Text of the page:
Marc Smith joining Media-X at Stanford as a Visiting Scholar

I am joining Media-X at Stanford University as a visiting scholar.

Stanford University

I will work with Martha Russell and Chuck House in applying social network analysis to social media research.

You can email me at!

Our next event will be in late July and will focus on the use of social media analysis for mapping patterns of investment and innovation.

Talk on Social Media at the University of Porto, Portugal, March 26th, 2010

Along with my colleague Eduarda Mendes-Rodriguez I will be speaking at the University of Porto next Friday, March 26th.

Hands-on Workshop – Social Media Network Analysis in NodeXL

This workshop provides an overview of Social Network Analysis (SNA) and its application to social media. The network or directed graph is a common structure in a wide range of different kinds of social media. Social Network Analysis is a set of tools, concepts, and techniques that can help measure a graph and the location and connection pattern of each component part.

Using NodeXL, workshop participants will learn how to take data from common social media sources (including enterprise discussions and online communities, Twitter, Flickr, your own email) and perform various types of analysis. Through this workshop, participants will:

· be able to understand the basics of SNA, its terminology and background.
· be able to transform communication data (e.g. Twitter, email, Flickr, message boards etc.) into network data.
· understand the different possible presentations of social networks, e.g. in a matrix or a sociogram.
· apply network metrics and visualizations to find clusters and key contributors in real world social media data.
· get familiar with the use of standard SNA tools and software in general and the NodeXL social network analysis add-in for Excel in particular.
· be able to derive practical and useful information through SNA analysis that would help design an innovative and successful online community.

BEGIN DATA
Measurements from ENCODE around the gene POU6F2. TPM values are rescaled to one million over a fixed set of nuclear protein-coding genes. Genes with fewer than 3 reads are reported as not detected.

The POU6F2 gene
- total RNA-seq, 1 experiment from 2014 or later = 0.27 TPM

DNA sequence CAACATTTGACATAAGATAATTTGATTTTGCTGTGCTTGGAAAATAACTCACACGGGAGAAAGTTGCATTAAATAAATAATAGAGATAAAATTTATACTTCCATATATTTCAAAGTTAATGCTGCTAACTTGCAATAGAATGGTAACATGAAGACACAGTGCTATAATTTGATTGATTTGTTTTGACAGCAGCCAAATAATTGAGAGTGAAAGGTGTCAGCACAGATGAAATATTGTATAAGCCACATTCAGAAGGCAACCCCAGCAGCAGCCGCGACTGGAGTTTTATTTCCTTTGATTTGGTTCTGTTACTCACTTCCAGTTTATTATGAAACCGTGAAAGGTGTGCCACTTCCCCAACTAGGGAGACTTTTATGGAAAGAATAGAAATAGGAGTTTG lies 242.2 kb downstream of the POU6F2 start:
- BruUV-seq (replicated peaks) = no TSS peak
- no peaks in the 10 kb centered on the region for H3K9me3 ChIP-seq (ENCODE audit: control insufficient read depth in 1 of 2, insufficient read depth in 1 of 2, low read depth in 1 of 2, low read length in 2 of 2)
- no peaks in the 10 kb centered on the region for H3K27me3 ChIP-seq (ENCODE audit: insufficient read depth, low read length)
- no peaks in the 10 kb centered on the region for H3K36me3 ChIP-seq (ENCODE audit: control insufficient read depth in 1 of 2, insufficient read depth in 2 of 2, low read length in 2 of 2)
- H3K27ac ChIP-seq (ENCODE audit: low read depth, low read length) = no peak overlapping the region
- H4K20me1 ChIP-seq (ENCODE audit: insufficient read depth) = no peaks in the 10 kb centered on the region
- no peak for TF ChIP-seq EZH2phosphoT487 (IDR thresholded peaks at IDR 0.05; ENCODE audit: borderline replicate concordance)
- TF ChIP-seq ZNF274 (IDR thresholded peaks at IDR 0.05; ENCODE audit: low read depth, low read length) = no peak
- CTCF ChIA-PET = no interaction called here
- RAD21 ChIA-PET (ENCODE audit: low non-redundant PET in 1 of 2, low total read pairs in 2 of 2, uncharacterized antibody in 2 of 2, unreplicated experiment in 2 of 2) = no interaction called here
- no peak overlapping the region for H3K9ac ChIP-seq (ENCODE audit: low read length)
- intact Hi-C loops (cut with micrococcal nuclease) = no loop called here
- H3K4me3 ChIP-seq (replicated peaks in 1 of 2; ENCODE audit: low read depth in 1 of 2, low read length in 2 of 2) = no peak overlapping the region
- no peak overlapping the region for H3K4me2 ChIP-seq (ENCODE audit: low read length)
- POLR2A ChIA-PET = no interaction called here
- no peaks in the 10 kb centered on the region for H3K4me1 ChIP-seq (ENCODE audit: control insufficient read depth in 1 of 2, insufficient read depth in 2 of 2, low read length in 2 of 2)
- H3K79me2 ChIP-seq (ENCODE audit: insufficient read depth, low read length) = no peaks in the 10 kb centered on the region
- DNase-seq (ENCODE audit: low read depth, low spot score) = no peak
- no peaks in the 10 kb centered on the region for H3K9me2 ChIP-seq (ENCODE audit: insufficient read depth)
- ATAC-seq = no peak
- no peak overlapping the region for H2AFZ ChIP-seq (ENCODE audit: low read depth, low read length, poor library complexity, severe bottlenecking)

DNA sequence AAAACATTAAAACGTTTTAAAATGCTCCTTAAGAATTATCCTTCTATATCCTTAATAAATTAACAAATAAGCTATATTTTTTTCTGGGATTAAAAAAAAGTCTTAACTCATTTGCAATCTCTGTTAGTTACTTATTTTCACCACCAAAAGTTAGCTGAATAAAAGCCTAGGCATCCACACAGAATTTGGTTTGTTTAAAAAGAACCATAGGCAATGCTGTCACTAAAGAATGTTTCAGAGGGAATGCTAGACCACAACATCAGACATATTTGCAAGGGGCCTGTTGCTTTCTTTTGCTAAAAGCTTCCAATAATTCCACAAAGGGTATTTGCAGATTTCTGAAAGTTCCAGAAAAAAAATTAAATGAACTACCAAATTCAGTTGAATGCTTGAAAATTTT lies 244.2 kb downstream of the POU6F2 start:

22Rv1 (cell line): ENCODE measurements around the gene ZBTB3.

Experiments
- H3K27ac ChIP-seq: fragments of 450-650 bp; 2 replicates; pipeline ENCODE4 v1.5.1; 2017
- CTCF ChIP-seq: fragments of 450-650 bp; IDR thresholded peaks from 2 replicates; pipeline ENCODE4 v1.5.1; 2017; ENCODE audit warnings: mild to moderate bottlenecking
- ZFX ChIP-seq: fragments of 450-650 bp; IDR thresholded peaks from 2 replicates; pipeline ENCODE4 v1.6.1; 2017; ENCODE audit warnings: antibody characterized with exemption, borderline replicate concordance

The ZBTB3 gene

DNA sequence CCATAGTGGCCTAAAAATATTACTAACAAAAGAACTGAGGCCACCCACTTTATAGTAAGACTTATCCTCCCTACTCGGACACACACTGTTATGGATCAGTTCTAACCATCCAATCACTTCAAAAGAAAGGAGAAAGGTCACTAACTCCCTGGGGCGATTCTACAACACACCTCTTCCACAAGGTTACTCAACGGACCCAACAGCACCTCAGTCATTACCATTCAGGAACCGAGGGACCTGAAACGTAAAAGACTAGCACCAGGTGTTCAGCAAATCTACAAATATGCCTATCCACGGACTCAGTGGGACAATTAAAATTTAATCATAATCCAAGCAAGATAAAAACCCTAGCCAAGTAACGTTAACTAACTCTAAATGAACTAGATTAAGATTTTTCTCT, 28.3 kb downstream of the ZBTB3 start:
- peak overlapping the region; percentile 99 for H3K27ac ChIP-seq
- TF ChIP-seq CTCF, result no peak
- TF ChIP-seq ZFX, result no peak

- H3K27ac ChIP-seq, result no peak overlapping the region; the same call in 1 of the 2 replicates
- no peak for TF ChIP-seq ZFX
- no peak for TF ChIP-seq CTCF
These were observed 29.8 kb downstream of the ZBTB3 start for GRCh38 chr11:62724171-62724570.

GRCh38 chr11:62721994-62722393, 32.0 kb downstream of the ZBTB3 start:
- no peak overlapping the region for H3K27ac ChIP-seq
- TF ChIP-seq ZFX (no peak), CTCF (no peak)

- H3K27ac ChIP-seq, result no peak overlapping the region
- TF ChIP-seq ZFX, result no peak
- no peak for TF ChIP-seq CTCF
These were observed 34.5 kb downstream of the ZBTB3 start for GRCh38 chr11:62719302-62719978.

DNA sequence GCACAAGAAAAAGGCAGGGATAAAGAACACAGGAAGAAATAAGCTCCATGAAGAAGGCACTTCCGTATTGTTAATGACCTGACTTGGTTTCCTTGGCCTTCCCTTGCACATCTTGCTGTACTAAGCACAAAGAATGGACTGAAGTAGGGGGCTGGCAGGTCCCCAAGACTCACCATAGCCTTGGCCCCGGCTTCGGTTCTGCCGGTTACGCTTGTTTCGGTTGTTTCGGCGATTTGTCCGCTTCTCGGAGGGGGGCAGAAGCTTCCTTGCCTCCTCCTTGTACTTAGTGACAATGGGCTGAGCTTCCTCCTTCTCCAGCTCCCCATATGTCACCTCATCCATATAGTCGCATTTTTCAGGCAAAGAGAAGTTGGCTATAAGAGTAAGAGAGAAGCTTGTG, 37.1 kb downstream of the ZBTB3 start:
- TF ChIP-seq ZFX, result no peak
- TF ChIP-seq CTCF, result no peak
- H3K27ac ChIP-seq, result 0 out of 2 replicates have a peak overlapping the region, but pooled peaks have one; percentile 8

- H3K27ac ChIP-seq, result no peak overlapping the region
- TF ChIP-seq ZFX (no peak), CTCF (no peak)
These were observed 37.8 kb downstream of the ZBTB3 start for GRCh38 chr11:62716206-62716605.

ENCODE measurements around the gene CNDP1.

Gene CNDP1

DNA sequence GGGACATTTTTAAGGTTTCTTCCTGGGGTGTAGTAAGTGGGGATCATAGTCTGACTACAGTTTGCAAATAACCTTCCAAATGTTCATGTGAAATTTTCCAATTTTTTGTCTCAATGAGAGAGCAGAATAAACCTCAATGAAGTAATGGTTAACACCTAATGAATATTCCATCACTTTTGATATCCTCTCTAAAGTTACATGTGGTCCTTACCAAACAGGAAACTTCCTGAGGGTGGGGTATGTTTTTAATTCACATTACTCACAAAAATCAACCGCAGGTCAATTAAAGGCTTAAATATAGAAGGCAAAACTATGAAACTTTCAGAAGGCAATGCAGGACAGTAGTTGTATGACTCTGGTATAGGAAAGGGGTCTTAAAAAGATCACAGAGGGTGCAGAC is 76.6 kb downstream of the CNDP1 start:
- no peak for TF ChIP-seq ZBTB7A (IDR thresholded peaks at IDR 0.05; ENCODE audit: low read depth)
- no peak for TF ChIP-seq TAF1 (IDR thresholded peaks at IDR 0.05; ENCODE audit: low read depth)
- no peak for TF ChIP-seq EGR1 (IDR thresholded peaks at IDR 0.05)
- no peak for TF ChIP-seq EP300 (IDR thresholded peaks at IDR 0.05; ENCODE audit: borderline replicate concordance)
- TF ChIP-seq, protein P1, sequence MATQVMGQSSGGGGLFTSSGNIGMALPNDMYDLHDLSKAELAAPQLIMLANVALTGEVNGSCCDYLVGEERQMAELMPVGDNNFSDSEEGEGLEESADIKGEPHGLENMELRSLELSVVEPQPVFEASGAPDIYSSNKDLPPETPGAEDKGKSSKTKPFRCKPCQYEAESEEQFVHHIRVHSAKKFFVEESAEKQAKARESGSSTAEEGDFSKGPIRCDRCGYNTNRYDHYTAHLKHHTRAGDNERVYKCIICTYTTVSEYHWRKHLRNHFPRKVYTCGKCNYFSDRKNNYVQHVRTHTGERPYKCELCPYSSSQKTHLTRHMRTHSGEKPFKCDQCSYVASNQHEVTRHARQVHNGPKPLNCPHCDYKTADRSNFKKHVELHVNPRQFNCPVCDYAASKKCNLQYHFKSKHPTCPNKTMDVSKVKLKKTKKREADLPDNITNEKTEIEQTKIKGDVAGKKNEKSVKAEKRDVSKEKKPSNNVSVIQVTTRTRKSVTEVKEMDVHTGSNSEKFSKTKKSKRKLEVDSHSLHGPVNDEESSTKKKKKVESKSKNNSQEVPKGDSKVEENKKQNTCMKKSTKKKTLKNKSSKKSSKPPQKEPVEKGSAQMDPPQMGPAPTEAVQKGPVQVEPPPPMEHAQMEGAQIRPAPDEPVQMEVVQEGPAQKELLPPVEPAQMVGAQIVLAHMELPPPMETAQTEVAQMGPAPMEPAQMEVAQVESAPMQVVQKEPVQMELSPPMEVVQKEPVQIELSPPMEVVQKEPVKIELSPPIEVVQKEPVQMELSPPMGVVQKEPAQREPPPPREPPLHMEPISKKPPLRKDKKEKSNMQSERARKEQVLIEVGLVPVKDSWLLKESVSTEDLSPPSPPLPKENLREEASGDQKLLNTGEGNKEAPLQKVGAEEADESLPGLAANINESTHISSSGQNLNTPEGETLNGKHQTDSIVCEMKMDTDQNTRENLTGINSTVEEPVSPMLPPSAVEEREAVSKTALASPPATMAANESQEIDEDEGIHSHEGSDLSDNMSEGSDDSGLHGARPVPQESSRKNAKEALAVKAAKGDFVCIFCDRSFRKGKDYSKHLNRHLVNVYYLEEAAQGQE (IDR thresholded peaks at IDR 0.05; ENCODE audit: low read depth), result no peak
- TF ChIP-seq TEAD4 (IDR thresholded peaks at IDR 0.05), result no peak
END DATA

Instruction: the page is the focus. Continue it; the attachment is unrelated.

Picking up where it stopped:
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RWTH Aachen – Browse ACM conference networks over the web

There are hundreds of conferences sponsored by the ACM on almost every topic related to computing.  In some cases the same person will publish a paper in more than one conference, creating a tie between them.  Below is a network map application that displays a collection of ACM conferences connected by this authorship tie:

The application is a project created by Manh Cuong Pham a graduate student at RWTH Aachen University, Dept. of Databases and Information Systems working with Prof. Ralf Klamma.

2009 - December - RWTH Aachen - AERCS Screenshot

This image displays the isolated component that is composed of the “social” conferences in the ACM schedule: CHI, CSCW, DIS, UIST, GROUP, ECSCW, and Interact.  The overview illustrates the macro structure of the graph, with the prominent giant cluster of core computer science topics like algorithms, machine learning, and logic.  The rows below this cluster are populated by an archipelago of conferences, a few composed of ten to twenty conferences, but most made up of two to five conferences.  These are the more marginal topics in the ACM world, in contrast to the conferences at the cores of the giant component.

It would be nice to see the application add additional network display attributes like size, color, shape, edge thickness to indicate conference attributes like papers published, cited, attendees, and sponsors.  It is a nice example of the insights network visualizations can bring to a data set and the value of an interactive interface (and a web interface at that!) for investigating complex graphs.

Congressional Tweets Analyzed at UMD

Here is a great piece of social media research from the University of Maryland, College of Information Studies.

Prof. Jen Golbeck and Justin Grimes analyzed 6,000 tweets from United States Congress members.  They found some interaction but a dominant broadcast pattern of use with a focus on self-promotion.  The Washington Post headlines the results as “Tweeting Their Own Horns Study Finds Posts By Lawmakers Boastful or Boring”

Here is the video:

From the UMD News desk:
“A new study by University of Maryland researchers finds a
growing use of Twitter among members of Congress, but that
the purpose and content of their messages fall short of
improving government transparency.

Jennifer Golbeck, assistant professor in the College of Information
Studies, Maryland’s iSchool, a doctoral student and an undergraduate
assistant analyzed more than 5,000 tweets sent by 69 members of
Congress in February. They found that House and Senate members
were using the social media platform mostly to promote themselves,
rather than engage in dialogue with constituents and the public at large.

“Members of Congress were not sharing much new information on
Twitter, and there were few posts that improve transparency,”
Golbeck says.”